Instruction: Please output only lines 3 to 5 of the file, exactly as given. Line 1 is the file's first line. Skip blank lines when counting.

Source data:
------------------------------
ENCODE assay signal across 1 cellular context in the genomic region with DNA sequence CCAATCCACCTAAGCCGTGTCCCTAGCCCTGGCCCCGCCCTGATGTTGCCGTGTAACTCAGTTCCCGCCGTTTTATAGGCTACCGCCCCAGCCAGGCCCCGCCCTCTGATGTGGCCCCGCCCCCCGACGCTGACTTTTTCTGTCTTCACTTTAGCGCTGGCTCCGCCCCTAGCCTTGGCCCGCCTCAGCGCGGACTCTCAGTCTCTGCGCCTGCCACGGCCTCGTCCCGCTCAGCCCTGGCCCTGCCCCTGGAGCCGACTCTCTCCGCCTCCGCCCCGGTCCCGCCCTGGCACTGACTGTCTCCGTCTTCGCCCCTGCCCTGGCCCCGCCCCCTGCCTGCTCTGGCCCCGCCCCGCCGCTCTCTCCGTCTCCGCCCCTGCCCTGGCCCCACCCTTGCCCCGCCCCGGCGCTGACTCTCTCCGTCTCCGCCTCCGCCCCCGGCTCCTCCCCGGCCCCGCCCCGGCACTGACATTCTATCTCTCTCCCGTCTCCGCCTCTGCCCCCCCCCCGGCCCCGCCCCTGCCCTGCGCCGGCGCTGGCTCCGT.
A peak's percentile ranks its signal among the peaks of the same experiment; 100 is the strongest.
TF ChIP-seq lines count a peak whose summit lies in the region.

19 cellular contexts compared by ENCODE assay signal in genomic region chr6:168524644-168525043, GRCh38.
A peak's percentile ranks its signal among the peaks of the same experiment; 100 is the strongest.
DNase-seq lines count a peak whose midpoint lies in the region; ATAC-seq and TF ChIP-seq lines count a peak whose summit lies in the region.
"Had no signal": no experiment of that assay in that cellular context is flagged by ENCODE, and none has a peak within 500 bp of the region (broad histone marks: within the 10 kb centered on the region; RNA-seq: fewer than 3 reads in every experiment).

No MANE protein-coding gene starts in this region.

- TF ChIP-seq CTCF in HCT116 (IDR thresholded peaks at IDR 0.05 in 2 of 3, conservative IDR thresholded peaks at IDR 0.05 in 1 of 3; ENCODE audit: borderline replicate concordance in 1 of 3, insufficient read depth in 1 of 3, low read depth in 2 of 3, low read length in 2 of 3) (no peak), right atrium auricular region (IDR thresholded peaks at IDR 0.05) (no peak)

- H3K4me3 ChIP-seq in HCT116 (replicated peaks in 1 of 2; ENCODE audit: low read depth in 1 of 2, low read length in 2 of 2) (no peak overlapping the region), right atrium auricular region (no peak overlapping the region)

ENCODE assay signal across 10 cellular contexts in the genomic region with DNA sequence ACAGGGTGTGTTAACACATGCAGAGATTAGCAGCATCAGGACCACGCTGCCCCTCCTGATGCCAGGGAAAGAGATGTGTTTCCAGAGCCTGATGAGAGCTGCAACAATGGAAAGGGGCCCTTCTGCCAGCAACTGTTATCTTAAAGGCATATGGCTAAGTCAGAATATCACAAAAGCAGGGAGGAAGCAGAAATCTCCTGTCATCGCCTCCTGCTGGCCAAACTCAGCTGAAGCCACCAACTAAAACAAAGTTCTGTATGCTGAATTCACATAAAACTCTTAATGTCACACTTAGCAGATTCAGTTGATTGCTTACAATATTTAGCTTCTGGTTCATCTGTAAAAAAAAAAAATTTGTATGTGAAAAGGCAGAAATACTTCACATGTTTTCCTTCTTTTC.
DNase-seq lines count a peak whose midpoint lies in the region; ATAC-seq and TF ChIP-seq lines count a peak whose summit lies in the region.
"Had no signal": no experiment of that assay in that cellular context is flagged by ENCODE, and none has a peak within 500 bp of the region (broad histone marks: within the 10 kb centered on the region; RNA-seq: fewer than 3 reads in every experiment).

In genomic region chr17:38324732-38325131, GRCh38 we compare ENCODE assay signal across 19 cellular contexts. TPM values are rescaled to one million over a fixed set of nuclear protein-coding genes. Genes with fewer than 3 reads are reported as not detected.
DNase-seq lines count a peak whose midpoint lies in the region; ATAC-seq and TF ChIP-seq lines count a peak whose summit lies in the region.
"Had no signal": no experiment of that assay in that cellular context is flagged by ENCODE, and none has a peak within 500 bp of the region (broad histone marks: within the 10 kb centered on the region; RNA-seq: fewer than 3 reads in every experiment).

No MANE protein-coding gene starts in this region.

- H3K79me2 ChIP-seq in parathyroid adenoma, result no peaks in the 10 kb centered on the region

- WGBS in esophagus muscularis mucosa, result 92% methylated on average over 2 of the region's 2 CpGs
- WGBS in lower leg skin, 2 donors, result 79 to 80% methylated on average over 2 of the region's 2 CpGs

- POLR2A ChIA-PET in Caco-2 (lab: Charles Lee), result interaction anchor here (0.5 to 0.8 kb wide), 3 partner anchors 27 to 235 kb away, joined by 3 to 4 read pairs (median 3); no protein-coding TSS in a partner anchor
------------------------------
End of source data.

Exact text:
TF ChIP-seq lines count a peak whose summit lies in the region.

19 cellular contexts compared by ENCODE assay signal in genomic region chr6:168524644-168525043, GRCh38.
A peak's percentile ranks its signal among the peaks of the same experiment; 100 is the strongest.